3. Legislative update: United States

    International Nuclear Information System (INIS)

    Anon.

    2007-01-01

    The US Senate consented to the ratification of the Convention on Supplementary Compensation for Nuclear Damage (CSC) on 4 August 2006. The entry into force of the Convention on Supplementary Compensation will substantially change the face of the international nuclear liability regime. The CSC is a free-standing instrument, open to all states. This means that countries can become party to a new global regime providing for liability and compensation for victims of a nuclear incident, without also having to become a contracting party to the Paris Convention or the Vienna Convention. This is certainly a major step forward given that at the present time, over half of the world's reactors in operation or under construction are not covered by any of the international nuclear third party liability conventions. The CSC creates an instrument by which states can ensure that more money will be made available to compensate more victims for a broader range of damage than ever before. The CSC provides for two tiers of compensation. The first tier, fixed at 300 million Special Drawing Rights, is to be provided by the liable operator. This tier is to be distributed on a non-discriminatory basis to victims both inside and outside of the Installation State. If 300 million SDRs are insufficient to compensate all damage, then contracting parties will be required to contribute to the second tier (the international fund). The amount of this second tier is not fixed, but rather will depend on the number of operating nuclear power plants in contracting parties, and is designed to increase as the number of such plants increases

  4. Pre- and postfortification intake of folate and risk of colorectal cancer in a large prospective cohort study in the United States123

    Science.gov (United States)

    Gibson, Todd M; Weinstein, Stephanie J; Pfeiffer, Ruth M; Hollenbeck, Albert R; Subar, Amy F; Schatzkin, Arthur; Mayne, Susan T; Stolzenberg-Solomon, Rachael

    2011-01-01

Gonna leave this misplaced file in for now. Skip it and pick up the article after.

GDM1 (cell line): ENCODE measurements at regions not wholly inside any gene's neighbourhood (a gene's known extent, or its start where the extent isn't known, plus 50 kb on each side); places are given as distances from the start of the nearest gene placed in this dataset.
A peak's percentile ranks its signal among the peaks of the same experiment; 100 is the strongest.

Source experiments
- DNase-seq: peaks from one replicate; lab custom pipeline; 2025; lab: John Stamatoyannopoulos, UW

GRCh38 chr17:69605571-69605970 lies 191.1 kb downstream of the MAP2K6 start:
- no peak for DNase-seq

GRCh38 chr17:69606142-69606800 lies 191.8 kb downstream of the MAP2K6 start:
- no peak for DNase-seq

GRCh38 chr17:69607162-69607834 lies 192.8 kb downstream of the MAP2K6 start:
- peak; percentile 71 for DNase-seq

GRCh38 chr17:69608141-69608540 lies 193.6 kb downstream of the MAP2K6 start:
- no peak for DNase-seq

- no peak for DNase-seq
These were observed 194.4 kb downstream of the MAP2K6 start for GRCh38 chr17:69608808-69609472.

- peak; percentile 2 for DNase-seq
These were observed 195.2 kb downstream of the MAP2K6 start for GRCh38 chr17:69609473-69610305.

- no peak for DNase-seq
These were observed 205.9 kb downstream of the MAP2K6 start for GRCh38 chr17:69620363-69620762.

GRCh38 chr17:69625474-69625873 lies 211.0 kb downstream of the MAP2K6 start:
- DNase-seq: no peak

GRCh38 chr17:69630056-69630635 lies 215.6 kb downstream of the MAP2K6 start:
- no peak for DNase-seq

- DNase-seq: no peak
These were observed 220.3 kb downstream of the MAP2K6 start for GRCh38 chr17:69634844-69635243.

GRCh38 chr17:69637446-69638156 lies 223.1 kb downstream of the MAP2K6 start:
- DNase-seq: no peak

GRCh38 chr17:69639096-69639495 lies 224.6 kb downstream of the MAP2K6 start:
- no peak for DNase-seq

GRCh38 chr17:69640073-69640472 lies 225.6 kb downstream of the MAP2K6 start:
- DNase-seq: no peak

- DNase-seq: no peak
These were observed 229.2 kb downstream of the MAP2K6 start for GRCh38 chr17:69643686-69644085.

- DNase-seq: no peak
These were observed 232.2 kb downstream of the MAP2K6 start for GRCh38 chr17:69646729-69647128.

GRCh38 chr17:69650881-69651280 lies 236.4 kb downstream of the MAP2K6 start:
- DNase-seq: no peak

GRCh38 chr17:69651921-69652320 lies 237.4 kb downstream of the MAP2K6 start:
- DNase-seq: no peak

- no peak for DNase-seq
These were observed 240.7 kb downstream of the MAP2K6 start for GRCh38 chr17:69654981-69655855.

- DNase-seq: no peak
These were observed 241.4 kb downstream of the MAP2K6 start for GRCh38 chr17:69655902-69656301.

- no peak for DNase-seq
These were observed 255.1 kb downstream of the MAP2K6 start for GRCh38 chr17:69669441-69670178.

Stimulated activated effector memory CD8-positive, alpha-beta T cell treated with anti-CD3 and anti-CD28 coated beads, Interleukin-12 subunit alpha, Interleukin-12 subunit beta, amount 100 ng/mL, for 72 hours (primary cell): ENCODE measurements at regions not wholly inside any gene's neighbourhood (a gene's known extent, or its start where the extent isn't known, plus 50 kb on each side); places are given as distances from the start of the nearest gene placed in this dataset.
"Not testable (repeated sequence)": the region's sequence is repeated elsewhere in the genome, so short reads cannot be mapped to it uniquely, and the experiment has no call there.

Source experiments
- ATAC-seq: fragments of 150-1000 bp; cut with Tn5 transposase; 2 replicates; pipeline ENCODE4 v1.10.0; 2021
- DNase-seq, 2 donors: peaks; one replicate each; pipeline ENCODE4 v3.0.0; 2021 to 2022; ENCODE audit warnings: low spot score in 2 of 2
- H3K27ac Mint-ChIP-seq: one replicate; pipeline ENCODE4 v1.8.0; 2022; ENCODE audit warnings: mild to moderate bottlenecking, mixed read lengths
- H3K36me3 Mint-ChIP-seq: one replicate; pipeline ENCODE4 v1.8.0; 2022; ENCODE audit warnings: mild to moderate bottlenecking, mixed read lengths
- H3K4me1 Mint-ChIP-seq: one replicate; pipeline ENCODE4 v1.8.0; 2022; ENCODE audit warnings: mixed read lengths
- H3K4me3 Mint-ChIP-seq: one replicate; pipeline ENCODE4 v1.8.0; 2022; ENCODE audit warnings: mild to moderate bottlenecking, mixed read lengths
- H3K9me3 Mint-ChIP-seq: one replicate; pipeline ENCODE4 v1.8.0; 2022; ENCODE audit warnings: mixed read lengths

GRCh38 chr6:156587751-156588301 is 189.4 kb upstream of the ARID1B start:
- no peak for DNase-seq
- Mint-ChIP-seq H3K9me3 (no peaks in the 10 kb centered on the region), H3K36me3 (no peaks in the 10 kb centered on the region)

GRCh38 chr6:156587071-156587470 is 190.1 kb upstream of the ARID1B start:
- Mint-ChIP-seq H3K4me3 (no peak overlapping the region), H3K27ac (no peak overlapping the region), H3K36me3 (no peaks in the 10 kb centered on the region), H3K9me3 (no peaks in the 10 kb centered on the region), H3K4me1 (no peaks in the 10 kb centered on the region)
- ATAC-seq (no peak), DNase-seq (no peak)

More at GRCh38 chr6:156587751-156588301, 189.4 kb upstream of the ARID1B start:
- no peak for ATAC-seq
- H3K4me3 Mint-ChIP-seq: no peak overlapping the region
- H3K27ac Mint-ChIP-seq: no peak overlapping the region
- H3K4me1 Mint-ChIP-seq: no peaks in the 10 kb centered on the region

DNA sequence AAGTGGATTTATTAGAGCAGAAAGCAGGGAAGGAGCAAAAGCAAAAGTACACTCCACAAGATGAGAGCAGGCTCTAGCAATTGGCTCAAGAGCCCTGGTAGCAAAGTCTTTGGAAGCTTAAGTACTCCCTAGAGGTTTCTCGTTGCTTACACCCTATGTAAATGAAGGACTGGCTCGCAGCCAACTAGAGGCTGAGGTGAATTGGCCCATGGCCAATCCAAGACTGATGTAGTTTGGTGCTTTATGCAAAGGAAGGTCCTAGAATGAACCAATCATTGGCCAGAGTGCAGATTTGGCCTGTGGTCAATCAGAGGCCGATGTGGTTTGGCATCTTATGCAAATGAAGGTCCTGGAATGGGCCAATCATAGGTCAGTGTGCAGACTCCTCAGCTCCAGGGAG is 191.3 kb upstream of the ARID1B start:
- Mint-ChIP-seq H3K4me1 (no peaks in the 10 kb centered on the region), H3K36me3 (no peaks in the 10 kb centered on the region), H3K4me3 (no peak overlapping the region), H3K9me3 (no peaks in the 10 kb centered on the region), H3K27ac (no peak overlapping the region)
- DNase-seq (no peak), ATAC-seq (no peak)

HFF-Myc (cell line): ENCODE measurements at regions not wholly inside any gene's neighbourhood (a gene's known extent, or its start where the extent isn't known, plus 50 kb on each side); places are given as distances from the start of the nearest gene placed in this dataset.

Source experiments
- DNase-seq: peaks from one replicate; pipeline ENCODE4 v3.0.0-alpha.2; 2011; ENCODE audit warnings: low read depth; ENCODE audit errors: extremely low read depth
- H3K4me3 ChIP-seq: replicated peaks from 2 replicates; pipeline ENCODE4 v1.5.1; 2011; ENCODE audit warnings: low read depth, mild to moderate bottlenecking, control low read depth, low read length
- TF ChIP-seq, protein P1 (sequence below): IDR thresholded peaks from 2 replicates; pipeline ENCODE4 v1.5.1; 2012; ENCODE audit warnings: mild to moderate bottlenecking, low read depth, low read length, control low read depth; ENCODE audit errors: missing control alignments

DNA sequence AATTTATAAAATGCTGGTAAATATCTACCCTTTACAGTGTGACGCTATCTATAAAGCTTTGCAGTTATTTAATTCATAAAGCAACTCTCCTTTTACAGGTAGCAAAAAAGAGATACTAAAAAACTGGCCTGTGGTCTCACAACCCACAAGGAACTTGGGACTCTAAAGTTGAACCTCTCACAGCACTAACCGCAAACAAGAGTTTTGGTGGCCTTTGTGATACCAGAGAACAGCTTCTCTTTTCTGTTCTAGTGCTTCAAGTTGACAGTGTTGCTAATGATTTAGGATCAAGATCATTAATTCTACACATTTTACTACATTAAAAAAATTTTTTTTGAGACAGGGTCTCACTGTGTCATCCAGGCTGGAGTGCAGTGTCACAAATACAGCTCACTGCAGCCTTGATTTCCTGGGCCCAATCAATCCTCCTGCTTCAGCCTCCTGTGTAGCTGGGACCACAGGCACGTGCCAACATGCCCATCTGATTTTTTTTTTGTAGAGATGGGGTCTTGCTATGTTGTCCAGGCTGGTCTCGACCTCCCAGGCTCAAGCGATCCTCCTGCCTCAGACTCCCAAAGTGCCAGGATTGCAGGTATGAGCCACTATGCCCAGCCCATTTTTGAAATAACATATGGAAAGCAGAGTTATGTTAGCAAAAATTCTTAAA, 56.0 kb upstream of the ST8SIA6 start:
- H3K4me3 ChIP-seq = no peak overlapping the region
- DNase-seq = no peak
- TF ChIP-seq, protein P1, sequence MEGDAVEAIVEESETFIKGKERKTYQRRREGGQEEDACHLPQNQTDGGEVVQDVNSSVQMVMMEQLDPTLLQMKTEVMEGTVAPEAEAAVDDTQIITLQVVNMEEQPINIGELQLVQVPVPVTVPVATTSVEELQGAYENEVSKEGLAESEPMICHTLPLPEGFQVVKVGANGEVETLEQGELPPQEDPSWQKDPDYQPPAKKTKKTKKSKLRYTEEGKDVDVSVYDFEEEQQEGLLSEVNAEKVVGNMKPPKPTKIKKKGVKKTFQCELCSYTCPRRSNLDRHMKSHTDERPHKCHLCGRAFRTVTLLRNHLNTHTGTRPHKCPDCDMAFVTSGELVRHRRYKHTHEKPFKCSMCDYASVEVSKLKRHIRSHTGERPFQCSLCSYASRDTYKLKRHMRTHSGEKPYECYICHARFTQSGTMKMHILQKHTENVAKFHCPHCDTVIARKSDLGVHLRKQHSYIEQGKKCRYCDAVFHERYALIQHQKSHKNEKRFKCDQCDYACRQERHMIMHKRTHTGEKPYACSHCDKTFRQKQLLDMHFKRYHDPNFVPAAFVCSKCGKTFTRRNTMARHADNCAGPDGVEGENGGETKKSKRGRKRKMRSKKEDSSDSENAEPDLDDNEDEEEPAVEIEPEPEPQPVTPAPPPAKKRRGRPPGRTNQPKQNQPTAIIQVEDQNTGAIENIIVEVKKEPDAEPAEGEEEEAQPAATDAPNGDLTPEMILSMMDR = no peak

Background: A higher folate intake is associated with a decreased colorectal cancer risk in observational studies, but recent evidence suggests that excessive folate supplementation may increase colorectal cancer risk in some individuals. Therefore, mandatory folic acid fortification of grain products in the United States may have unintended negative consequences. Objective: We examined the association between folate intake and colorectal cancer risk, including 8.5 y of postfortification follow-up. Design: We examined the association between folate intake and colorectal cancer in the NIH-AARP Diet and Health Study—a US cohort study of 525,488 individuals aged 50–71 y initiated in 1995–1996. Dietary, supplemental, and total folate intakes were calculated for the pre- and postfortification periods (before and after 1 July 1997) based on a baseline food-frequency questionnaire. HRs and 95% CIs were calculated by using multivariable Cox proportional hazards regression models. Results: During follow-up through 31 December 2006 (mean follow-up: 9.1 y), 7212 incident colorectal cancer cases were identified. In the postfortification analysis (6484 cases), a higher total folate intake was associated with a decreased colorectal cancer risk (HR for ≥900 compared with pattern of associations was similar for the prefortification period, and no significant differences between time periods were observed. Conclusions: In this large prospective cohort study that included 8.5 y of postfortification follow-up, folate intake was associated with a decreased colorectal cancer risk. Given that the adenoma-carcinoma sequence may take ≥10 y, additional follow-up time is needed to fully examine the effect of folic acid fortification. PMID:21813806